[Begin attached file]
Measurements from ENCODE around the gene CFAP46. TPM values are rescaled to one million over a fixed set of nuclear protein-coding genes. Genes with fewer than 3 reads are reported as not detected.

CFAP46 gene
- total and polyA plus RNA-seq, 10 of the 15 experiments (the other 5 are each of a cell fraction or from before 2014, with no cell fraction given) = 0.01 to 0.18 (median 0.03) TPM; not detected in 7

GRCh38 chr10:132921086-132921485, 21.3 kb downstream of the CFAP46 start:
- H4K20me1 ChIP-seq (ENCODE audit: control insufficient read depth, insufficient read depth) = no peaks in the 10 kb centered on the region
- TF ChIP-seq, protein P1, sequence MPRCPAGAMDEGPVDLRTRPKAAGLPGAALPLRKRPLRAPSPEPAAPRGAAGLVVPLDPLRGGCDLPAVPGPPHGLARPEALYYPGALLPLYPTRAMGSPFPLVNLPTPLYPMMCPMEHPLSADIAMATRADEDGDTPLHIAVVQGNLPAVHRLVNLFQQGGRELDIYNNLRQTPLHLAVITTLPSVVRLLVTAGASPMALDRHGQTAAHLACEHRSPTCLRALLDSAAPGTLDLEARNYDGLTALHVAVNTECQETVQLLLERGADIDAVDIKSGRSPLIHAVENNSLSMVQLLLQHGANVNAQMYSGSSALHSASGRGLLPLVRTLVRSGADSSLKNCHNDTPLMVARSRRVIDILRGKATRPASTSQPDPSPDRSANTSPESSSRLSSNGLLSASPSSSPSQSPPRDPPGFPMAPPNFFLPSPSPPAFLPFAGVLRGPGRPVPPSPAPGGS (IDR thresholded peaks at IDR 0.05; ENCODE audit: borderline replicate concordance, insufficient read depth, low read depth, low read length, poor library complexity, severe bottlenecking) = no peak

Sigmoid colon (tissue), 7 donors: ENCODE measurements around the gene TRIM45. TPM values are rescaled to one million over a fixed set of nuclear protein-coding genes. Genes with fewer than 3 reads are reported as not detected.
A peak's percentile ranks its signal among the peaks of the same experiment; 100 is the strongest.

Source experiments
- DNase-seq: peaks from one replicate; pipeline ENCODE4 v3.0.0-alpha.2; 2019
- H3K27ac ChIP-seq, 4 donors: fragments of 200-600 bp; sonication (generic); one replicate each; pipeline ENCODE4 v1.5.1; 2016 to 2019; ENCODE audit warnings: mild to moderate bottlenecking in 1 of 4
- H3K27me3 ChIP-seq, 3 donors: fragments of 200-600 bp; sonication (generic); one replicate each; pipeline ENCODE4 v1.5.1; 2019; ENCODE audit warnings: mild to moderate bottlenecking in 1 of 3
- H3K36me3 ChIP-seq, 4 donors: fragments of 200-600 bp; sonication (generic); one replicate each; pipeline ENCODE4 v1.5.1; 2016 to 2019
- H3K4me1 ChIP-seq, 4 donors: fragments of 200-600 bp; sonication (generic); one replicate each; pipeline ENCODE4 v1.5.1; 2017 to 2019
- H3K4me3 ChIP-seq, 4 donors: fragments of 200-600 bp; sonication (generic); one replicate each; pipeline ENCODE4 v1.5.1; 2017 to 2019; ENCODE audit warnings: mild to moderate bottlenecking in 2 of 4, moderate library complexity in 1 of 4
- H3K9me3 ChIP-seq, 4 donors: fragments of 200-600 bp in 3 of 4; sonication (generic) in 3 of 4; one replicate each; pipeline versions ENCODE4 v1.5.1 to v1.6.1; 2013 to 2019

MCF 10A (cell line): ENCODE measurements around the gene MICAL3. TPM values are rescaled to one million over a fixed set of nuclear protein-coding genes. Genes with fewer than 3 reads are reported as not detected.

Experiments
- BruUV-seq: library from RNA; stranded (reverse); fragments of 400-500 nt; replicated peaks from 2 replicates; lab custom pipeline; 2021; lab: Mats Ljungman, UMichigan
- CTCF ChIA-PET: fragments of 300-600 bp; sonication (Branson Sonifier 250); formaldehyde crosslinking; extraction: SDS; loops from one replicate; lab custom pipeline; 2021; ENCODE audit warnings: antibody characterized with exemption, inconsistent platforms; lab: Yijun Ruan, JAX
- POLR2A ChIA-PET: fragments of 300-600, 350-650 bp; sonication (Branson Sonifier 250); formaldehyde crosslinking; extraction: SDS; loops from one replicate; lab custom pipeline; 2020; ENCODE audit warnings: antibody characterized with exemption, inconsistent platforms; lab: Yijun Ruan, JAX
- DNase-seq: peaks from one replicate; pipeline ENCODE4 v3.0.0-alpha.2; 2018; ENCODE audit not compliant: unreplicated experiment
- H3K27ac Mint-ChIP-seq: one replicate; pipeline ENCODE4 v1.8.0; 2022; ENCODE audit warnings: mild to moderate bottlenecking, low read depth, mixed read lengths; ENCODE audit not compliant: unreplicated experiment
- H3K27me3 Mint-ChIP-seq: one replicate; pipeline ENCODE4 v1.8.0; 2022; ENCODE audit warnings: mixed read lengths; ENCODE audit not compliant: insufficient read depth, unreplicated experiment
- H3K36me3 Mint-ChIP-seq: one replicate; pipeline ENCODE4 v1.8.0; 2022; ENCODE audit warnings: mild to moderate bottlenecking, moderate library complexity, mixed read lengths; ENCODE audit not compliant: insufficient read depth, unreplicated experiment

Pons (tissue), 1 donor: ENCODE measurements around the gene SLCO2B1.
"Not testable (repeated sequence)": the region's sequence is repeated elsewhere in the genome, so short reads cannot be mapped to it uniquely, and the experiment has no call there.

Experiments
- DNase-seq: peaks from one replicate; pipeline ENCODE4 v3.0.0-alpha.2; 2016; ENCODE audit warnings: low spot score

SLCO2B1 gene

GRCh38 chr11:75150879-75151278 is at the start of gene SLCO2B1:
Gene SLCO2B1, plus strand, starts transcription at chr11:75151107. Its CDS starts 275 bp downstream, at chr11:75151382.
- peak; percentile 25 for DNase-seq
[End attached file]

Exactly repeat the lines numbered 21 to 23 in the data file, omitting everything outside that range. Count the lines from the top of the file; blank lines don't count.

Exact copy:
- POLR2A ChIA-PET: fragments of 300-600, 350-650 bp; sonication (Branson Sonifier 250); formaldehyde crosslinking; extraction: SDS; loops from one replicate; lab custom pipeline; 2020; ENCODE audit warnings: antibody characterized with exemption, inconsistent platforms; lab: Yijun Ruan, JAX
- DNase-seq: peaks from one replicate; pipeline ENCODE4 v3.0.0-alpha.2; 2018; ENCODE audit not compliant: unreplicated experiment
- H3K27ac Mint-ChIP-seq: one replicate; pipeline ENCODE4 v1.8.0; 2022; ENCODE audit warnings: mild to moderate bottlenecking, low read depth, mixed read lengths; ENCODE audit not compliant: unreplicated experiment